September 1
August 18
August 11
July 31
July 20

The Bakr Id dates are calculated on the basis of the Islamic or the lunar calendar and as such are tentative. Confirmed dates are dependent on sighting of the moon. The dates are corrected 10 days before the festival begins. These dates are announced by the Supreme Judicial Council in Saudi Arabia.

© 2012 Rajan Singh Jolly


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    • rajan jolly profile imageAUTHOR

      Rajan Singh Jolly 

      2 years ago from From Mumbai, presently in Jalandhar, INDIA.

      Thank you Eman

    • Emmy ali profile image

      Eman Abdallah Kamel 

      2 years ago from Egypt

      Nice photos, informative article, interesting to read, thank you.

    • mk-globetrotter profile image

      Mustafa Khursheed 

      5 years ago

      Well, that is freat! Thank You for replying!

    • rajan jolly profile imageAUTHOR

      Rajan Singh Jolly 

      5 years ago from From Mumbai, presently in Jalandhar, INDIA.

      mk, the word paaji is actually Bhaaji meaning brother. Non Punjabis who are unfamiliar with the correct pronunciation, would pronounce it as such. Anyway, bhaaji means brother, esp an elder brother. Yes, all males can be addressed as bhaaji if the age difference is not too much.

      By the way, mk I am originally from Mumbai.

      Shifted to Jalandhar about 15 years back. So would'nt know about the show/serial you are talking about.

      I'm no expert on anything but I'll definitely go read your hub and see what I can understand.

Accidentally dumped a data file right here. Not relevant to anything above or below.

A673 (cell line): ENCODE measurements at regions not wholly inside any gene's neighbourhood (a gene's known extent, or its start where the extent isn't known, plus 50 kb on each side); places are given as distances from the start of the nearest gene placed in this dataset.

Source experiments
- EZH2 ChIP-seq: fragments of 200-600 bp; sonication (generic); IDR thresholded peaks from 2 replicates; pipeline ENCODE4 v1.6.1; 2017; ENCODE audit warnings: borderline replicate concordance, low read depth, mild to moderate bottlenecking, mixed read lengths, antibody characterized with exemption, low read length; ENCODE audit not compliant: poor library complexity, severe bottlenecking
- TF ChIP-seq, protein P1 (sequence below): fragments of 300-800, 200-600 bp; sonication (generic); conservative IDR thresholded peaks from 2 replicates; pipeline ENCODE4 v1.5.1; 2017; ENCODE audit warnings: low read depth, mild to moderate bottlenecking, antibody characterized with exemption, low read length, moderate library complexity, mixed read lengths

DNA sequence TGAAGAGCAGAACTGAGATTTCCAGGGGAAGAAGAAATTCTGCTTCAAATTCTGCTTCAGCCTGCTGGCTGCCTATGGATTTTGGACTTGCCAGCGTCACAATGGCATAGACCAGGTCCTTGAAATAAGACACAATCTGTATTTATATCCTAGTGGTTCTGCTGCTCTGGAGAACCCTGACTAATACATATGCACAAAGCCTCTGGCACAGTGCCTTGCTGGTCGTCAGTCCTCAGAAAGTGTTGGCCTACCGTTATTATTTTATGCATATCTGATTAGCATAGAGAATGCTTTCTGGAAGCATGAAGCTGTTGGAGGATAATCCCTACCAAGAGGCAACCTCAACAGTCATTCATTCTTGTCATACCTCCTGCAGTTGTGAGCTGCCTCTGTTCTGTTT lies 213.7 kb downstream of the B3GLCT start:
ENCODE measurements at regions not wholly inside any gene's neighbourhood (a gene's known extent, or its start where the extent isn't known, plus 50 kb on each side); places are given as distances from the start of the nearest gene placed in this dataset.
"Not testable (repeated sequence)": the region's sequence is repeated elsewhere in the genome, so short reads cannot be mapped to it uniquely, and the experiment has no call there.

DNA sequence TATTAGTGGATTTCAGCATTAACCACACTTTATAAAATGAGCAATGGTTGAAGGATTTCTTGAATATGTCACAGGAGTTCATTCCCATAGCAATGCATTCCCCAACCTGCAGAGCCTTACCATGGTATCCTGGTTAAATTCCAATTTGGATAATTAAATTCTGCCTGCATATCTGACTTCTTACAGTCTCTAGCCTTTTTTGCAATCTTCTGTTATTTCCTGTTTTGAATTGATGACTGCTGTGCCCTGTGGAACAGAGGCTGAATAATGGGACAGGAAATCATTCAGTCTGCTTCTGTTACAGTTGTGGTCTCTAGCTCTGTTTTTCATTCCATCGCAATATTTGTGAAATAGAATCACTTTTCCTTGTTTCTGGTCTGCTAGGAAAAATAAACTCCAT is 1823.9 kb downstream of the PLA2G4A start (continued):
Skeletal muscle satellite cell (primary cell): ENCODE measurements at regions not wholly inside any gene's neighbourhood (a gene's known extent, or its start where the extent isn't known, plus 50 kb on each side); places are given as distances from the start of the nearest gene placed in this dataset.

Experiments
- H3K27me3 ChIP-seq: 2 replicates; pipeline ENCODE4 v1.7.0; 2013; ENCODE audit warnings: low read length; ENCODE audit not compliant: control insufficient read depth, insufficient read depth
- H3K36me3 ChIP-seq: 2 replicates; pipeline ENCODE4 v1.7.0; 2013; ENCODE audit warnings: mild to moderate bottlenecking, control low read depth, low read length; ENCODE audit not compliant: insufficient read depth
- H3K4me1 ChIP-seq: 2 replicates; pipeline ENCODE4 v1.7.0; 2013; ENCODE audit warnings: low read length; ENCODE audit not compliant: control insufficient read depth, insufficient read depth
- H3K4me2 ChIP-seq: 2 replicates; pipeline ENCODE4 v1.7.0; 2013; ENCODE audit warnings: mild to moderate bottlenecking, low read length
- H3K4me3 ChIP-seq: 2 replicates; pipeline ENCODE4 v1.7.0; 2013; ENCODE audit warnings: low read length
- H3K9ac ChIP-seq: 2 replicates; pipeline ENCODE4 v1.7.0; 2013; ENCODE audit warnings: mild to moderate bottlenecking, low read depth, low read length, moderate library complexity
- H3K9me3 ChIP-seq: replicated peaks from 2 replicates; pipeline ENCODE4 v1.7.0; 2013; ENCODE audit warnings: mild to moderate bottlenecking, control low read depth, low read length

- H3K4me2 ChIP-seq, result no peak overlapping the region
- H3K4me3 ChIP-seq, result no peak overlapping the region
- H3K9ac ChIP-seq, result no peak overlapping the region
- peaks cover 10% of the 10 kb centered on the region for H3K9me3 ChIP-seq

Thanks and have a nice day.

    • mk-globetrotter profile image

      Mustafa Khursheed 

      5 years ago

      Thank You for replying Rajan Jolly! I have followed you and your articles seem amazing! It would be great if you would follow back. Also, could i ask u a favor. It would be awesome if u could go through my hub on the Top Cities of the Muslim World and provide some expert criticism by commenting. Thanks.

      Also i see, that u are from Jalandhar. I guess a show used to come on t.v named Jugni chali Jalandhar which was about the same place, i believe.

    • mk-globetrotter profile image

      Mustafa Khursheed 

      5 years ago

      Well, thank you once again for answering. And you are right about the celebration in Muslim Countries. Also it would be great to know whether every sikh can be called Paaji?

    • rajan jolly profile imageAUTHOR

      Rajan Singh Jolly 

      5 years ago from From Mumbai, presently in Jalandhar, INDIA.